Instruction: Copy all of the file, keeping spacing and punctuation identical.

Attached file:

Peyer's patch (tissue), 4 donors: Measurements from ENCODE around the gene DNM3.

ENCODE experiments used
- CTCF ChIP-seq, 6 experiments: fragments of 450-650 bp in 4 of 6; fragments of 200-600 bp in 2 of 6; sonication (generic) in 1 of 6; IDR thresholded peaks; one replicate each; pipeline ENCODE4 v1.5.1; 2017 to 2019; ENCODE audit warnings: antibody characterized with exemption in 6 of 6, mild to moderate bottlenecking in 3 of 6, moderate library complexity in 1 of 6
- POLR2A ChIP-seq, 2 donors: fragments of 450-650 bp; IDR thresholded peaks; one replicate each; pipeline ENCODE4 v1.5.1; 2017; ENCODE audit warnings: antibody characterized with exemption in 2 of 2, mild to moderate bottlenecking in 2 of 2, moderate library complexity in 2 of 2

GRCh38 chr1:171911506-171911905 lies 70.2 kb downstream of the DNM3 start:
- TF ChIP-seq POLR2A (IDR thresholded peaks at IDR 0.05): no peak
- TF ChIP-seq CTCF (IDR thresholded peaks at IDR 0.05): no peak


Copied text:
Peyer's patch (tissue), 4 donors: Measurements from ENCODE around the gene DNM3.

ENCODE experiments used
- CTCF ChIP-seq, 6 experiments: fragments of 450-650 bp in 4 of 6; fragments of 200-600 bp in 2 of 6; sonication (generic) in 1 of 6; IDR thresholded peaks; one replicate each; pipeline ENCODE4 v1.5.1; 2017 to 2019; ENCODE audit warnings: antibody characterized with exemption in 6 of 6, mild to moderate bottlenecking in 3 of 6, moderate library complexity in 1 of 6
- POLR2A ChIP-seq, 2 donors: fragments of 450-650 bp; IDR thresholded peaks; one replicate each; pipeline ENCODE4 v1.5.1; 2017; ENCODE audit warnings: antibody characterized with exemption in 2 of 2, mild to moderate bottlenecking in 2 of 2, moderate library complexity in 2 of 2

GRCh38 chr1:171911506-171911905 lies 70.2 kb downstream of the DNM3 start:
- TF ChIP-seq POLR2A (IDR thresholded peaks at IDR 0.05): no peak
- TF ChIP-seq CTCF (IDR thresholded peaks at IDR 0.05): no peak